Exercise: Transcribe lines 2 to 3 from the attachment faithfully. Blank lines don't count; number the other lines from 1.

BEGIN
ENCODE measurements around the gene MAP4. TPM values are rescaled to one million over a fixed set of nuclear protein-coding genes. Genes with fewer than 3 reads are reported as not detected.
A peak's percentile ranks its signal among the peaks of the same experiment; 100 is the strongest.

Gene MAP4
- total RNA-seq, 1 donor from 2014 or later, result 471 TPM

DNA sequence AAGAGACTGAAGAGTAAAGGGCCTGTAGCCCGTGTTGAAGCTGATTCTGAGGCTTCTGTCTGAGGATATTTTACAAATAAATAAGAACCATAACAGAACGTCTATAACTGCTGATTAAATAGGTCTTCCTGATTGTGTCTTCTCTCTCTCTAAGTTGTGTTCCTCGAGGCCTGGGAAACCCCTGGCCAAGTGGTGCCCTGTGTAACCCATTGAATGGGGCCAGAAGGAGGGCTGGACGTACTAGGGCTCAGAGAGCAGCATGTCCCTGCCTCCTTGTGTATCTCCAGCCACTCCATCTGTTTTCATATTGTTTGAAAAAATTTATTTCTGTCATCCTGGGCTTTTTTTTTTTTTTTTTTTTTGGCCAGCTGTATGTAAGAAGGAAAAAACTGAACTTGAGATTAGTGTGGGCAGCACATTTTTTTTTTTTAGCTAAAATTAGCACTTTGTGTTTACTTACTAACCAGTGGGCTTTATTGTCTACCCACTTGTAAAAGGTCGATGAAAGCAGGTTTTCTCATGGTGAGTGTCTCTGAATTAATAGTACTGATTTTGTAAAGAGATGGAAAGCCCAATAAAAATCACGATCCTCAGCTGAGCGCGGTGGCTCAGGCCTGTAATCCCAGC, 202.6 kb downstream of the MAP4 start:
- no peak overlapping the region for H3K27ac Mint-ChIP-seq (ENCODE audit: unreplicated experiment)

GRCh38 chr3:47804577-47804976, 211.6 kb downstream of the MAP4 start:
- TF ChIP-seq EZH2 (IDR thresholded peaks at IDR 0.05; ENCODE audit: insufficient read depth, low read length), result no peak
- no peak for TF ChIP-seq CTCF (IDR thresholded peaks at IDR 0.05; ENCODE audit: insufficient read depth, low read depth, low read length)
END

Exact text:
A peak's percentile ranks its signal among the peaks of the same experiment; 100 is the strongest.

Gene MAP4